VIRGINIA WATER, England - To the considerable disappointment of the thoroughly soaked crowd around the 18th green at Wentworth, Justin Rose missed a 10-foot birdie putt at the first play-off hole. The Englishman thus handed the flagship trophy of the European Tour, the BMW PGA Championship, to Anders Hansen, who had just rolled in a slightly longer birdie putt.
The happy Dane, who pocketed just a few cents short of $1 million and has played most of his recent golf in the States, immediately paid tribute to his brand new caddie, John McClaren. Of the man who usually carries Duffy Waldorf's bag, Hansen said: "He made me feel really comfortable all the way round. Whether he's going to stick with me or go back to Duffy, I don't know."
The new champion also revealed he feels much happier playing in Europe, not least because he is literally so much closer to home and his family. Although he pledged to honour his commitment to play 15 tournaments in the States this year, he thought it unlikely that he would play more.
"The travelling is pretty hard for me. I've got family in Denmark and it's really hard for me to be away from the kids," Hansen said. "I miss them a lot when I'm away. So it's been tough."
"I'm not giving up America - not at all. You don't just stick your tail between your legs and go off if you don't like it, or of you're not doing well or whatever. We're going to go back and do five more (tournaments)."
As for the future, it's almost certain that he will compete more frequently in Europe.
A play-off had always looked likely as no one was able to impose themselves and establish a significant lead at any time during the final round. Several tried but all failed. Consequently, this was never anything other than an extremely tight contest.
Hansen, who won this event in 2002, bogeyed two of the first three holes, but didn't drop another shot as he closed on the ever-changing leaders. He stood on the final tee seven under and was perhaps a little fortunate that his pushed second landed between the bunkers to the right of the green. He chipped to eight feet and held both his nerve and the putt to sign for a very creditable 69, leaving him in the lead at eight under.
Immensely popular with the home crowd, Rose elicited the loudest roar of the day when his third shot at the 72nd hole - a pitching wedge from 109 yards - landed 12 feet past the flag and span back to just a few inches short of the cup. The shot revived memories of the Open Championship at Royal Birkdale in 1998 when, as an amateur, Rose holed his wedge on the final hole to take third place.
"It is disappointing," reflected Rose. "The play-off was all over so quickly. But I played so well and to be right up there in the mix was a thrill." As for the missed putt, Rose believes it was "a bit of mis-read."
Richard Sterne, who had previously chipped in at the tricky 13th to revive his hopes, had a chance to turn it into a three-way play-off but his aggressive effort from about 20 feet never seriously threatened the hole and so the South African had to settle for joint third.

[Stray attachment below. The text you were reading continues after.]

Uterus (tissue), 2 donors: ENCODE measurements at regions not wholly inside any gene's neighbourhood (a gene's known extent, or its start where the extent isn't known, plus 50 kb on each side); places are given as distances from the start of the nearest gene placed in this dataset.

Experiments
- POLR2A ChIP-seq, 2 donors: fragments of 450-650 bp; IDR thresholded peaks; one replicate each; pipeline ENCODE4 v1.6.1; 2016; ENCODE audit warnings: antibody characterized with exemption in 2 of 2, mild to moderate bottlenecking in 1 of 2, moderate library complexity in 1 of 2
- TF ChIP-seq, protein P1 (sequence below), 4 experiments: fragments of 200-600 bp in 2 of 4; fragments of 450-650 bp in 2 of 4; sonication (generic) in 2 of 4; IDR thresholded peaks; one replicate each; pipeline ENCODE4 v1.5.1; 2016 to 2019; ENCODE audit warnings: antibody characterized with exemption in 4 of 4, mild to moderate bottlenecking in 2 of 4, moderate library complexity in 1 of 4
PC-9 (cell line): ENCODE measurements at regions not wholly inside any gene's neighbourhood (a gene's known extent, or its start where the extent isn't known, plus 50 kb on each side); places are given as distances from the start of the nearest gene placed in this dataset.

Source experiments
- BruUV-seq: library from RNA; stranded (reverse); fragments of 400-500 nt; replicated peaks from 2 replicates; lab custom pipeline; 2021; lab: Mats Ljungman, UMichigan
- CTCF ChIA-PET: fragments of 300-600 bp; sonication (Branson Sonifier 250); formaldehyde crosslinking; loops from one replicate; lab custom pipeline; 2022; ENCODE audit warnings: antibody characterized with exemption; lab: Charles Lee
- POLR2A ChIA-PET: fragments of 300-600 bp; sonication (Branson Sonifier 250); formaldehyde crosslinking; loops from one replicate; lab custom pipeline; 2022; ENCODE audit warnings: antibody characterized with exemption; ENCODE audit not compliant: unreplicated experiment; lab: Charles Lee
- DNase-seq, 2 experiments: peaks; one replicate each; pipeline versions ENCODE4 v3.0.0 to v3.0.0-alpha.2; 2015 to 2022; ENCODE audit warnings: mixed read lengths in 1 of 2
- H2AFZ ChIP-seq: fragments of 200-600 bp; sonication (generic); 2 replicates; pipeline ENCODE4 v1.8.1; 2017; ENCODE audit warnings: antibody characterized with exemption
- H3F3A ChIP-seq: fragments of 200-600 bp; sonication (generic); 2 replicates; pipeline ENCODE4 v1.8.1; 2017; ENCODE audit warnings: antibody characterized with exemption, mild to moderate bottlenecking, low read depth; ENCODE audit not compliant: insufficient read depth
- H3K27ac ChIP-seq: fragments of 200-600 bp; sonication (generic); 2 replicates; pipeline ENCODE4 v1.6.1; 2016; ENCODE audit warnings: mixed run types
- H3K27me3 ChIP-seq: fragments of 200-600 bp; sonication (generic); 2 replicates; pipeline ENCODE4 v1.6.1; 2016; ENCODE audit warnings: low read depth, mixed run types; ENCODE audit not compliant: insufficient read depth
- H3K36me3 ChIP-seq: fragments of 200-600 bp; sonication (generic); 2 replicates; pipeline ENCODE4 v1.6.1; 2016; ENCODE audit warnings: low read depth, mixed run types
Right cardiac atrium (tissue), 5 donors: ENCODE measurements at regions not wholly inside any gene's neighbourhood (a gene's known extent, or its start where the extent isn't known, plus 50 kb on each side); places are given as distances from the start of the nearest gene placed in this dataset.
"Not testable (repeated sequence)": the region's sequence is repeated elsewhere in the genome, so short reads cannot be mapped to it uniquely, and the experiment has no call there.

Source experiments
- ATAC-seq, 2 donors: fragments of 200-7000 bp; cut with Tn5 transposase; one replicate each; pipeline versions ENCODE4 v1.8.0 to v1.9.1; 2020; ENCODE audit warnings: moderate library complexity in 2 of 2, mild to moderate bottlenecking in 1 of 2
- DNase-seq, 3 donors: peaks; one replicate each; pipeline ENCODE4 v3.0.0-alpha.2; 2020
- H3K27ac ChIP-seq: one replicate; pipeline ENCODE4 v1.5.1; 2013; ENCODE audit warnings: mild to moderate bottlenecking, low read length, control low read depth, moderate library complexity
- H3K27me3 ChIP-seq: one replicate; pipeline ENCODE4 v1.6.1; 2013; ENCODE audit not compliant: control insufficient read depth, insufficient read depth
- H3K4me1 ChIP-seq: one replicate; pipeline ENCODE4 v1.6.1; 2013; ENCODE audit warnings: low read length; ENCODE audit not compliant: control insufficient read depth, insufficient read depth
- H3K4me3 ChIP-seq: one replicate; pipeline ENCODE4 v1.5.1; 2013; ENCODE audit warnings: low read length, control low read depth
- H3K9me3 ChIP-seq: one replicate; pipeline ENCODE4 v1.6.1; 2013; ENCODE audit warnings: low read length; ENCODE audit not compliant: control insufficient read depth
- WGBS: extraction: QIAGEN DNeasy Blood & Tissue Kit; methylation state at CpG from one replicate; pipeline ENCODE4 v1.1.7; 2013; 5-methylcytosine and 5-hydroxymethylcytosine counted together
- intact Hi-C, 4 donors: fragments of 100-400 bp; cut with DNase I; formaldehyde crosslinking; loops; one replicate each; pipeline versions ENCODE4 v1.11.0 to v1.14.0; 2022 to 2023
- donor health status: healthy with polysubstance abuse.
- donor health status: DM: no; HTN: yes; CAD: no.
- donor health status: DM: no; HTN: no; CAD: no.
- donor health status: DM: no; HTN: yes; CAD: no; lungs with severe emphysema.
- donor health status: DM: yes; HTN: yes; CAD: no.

Sharing that spot with him was Vijay Singh, who finished with a rattle, recorded six birdies in the last ten holes and signed for a 66, the best round on a dreadfully damp day. Sitting pretty in the nice dry clubhouse, Vijay had good reason to be hopeful until Hansen birdied the last in regulation play.
Precisely like Hansen, Angel Cabrera last triumph on the European Tour came in this Championship. For him it was more recently, 2005. The big-hitting Argentine played steady, bogey-free golf for 14-holes and looked extremely comfortable before inexplicably topping his tee shot at the 15th and running up a grisly, double-bogey six. There was no way back.
Local favourite Ross Fisher's dream of winning at his home club rapidly turned into a nightmare when he bogeyed every one of the first five holes. Despite four straight par fours, he still turned in 40. Thinning one out of a greenside bunker and out of bounds at 12 added considerably to his woes and the resultant triple-bogey eight was painful. Although his 84 was not the score he was hoping for, he will have learned a lot.
Fisher's playing partner and fellow joint leader at the start of play on the final day, fared little better. Two sloppy sevens at the fourth and 13th killed off Paul Broadhurst's chances. The 41-year-old Englishman cut a disconsolate figure in the rain as his hopes of a huge check lifting him up from his lowly 113th spot on the European Order of Merit were washed away. He finished with a desperately disappointing 80.
Miguel Angel Jimenez battled bravely but didn't manage a birdie until the 10th. Two on the back nine put him in contention and one more would have taken the Spaniard to the then significant seven-under. It eluded him, however, and he finished in a tie for fifth alongside Cabrera.
Luke Donald, signed for a 69 to secure seventh slot and complete a quartet of refugees from the U.S. in the top seven.
May 27, 2007
Although in his 60s, with a handicap of 15 and lifetime earnings comfortably below $100, Clive Agran nevertheless still believes he can win a major. Arguably England's most gifted golf writer, when not dreaming of glory he's scouring the globe simultaneously searching for lost balls and great golf courses.
With stellar play on the back nine at Royal Birkdale, Padraig Harrington shot a 69 in the final round to earn a four-shot victory and become Europe's first back-to-back British Open champion in more than a century. He earned nearly $1.5 million and climbed to No. 3 in the world rankings. "I'm really thrilled with the way I felt today on the golf course," Harrington said. "I hit the ball as pure as I could and just felt really good."
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